Nautical Terminology – Explained
We look forward to helping those new to Sailing Terminology learn something new, but also for those experienced followers to pass on the benefits of their experience too.
So whether you are Dame Ellen McArthur (it would be great if you have made it to our humble pages!) or a first time novice, we welcome your contributions.
There are generally two directions you can steer a yacht, to port or starboard. Or left or right as you face the bows (the front on the boat). Sometimes sailors like to make it a little more complicated! Rather than ask a helmsman (the person driving) to go left or right, or port or starboard, it is better to reference the instruction to the wind. This does makes sense.
The wind, if it is not directly ahead of you or directly behind you, is to one side or the other. If a navigator wants you to go closer to the wind he or she would call for you to luff-up. If they instead wish you to turn away from the wind, they would use the term ‘bear-away’.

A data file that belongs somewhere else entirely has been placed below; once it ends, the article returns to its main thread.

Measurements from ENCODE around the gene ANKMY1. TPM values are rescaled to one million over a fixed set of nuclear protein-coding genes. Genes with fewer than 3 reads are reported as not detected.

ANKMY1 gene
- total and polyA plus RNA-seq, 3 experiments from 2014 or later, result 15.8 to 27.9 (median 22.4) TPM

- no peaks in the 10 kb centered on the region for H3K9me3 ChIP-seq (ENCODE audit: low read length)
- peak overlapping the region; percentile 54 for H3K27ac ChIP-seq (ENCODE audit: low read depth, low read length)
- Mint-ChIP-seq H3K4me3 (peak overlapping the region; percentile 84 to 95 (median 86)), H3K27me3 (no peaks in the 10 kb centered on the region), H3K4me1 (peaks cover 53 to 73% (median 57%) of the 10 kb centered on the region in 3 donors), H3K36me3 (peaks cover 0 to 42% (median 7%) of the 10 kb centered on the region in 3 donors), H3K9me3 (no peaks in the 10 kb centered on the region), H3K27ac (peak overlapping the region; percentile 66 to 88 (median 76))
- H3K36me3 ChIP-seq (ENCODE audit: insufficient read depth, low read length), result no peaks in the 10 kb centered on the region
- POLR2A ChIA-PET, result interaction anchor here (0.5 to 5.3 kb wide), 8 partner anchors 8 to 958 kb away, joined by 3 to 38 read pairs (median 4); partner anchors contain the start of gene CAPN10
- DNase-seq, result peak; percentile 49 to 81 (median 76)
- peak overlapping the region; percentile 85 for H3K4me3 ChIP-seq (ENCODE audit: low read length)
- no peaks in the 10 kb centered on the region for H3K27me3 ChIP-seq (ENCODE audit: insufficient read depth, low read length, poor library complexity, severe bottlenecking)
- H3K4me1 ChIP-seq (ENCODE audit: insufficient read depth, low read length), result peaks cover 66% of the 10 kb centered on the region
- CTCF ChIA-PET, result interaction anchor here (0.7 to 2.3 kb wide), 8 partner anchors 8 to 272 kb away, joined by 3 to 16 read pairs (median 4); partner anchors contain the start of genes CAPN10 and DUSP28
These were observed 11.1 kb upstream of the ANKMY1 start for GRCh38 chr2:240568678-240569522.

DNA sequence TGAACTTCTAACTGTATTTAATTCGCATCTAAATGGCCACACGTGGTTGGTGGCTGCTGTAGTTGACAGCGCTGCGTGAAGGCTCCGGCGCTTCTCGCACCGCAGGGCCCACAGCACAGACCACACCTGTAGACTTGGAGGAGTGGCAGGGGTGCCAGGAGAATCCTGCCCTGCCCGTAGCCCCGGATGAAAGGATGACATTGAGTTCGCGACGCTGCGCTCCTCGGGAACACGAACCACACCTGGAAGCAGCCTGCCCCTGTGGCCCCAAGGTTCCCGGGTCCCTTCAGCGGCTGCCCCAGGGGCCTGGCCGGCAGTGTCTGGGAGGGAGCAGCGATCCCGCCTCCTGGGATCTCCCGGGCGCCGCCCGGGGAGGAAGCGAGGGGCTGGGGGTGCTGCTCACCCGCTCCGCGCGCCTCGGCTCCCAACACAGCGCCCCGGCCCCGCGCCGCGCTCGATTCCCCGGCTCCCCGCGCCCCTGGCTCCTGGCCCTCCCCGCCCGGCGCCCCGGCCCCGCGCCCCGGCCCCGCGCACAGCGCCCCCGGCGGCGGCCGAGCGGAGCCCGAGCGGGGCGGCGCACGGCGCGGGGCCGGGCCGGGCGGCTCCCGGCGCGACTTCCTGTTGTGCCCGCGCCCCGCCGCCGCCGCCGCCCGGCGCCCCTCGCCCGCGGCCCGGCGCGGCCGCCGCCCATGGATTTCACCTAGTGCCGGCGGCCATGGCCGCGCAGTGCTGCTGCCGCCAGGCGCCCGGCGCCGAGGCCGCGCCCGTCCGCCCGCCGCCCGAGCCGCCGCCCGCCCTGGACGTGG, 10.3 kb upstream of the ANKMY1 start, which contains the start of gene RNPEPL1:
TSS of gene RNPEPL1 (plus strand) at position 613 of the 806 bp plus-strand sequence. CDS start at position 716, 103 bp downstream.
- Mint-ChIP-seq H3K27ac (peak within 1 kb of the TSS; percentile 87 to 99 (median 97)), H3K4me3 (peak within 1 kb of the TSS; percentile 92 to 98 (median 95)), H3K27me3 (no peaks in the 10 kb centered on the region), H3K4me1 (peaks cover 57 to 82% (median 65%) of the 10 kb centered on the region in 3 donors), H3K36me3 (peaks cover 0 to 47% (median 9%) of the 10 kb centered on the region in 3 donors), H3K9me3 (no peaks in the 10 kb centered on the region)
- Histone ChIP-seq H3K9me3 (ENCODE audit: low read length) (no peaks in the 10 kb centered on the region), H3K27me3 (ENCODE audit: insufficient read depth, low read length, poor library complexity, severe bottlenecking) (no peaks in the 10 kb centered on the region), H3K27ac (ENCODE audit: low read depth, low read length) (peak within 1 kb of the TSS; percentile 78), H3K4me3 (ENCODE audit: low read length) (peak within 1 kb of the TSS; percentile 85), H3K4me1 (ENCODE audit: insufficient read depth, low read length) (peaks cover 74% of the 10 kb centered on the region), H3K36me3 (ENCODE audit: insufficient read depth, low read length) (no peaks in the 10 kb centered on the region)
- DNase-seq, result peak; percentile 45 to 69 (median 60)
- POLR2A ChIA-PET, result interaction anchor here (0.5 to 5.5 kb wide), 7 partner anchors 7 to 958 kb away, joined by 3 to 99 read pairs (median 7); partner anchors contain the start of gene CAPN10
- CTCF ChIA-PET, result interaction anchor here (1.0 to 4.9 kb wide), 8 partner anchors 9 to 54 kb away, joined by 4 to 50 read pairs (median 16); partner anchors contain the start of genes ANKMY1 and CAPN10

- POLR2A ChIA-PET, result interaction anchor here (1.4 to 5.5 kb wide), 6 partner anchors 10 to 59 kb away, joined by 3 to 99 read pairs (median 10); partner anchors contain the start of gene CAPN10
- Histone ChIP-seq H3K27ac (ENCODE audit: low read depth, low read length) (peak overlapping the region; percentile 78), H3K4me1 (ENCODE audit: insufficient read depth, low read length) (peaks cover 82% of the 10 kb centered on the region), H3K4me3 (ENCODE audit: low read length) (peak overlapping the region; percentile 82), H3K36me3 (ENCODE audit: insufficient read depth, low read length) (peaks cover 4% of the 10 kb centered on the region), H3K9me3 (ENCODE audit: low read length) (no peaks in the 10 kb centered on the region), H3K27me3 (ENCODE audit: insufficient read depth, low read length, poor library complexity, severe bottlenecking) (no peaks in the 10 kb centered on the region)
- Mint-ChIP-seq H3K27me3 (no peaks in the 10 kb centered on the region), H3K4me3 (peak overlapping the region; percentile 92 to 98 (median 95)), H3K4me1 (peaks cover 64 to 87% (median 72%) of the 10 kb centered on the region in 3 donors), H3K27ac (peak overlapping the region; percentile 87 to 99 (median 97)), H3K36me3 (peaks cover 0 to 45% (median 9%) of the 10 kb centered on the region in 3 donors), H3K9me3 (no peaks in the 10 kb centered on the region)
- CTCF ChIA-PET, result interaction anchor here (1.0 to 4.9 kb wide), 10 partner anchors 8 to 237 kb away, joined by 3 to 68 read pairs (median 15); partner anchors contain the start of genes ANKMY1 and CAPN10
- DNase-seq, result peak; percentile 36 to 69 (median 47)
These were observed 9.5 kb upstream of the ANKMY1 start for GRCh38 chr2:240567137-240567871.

Bearing Away – Tricks.
We now know that this is turning the boat away from the wind and can be to port or to starboard. Sometimes, especially for novices, the direction of the wind can be uncertain. Some boats have wind instruments to help you, but it can be confusing at first and there is the possibility the wind is directly behind you, where would bearing away be then!
If you are asked to bear away, if the boat you are using has a tiller (a long, normally wooden, stick), pull or push it to the side opposite the mainsail. If the boom is over the port hand side, pull the till over to starboard and vice versa. In doing this, you will bear the yacht away from the wind. If you have a wheel, then turn the wheel ‘towards’ the boom.
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